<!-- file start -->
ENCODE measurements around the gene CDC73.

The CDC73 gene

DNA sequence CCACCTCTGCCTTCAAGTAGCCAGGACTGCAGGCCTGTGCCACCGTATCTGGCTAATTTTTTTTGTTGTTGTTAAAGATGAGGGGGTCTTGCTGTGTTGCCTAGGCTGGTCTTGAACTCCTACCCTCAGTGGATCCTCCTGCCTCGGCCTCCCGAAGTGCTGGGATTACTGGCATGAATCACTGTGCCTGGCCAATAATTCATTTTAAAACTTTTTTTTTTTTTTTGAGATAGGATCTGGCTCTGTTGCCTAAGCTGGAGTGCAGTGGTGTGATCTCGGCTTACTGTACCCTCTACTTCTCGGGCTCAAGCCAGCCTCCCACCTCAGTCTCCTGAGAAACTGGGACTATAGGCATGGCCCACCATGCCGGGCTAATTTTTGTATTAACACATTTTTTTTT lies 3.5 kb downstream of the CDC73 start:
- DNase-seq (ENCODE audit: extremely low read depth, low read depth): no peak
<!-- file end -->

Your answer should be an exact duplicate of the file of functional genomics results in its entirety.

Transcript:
ENCODE measurements around the gene CDC73.

The CDC73 gene

DNA sequence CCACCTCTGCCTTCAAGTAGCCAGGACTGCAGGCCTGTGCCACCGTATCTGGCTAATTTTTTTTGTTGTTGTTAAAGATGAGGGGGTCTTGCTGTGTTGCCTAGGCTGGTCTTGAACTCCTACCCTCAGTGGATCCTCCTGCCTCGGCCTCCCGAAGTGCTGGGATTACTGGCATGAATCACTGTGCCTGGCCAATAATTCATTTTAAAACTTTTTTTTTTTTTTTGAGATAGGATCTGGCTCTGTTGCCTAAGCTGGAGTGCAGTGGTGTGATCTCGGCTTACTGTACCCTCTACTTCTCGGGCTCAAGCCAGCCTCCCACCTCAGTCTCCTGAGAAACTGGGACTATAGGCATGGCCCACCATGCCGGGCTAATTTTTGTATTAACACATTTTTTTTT lies 3.5 kb downstream of the CDC73 start:
- DNase-seq (ENCODE audit: extremely low read depth, low read depth): no peak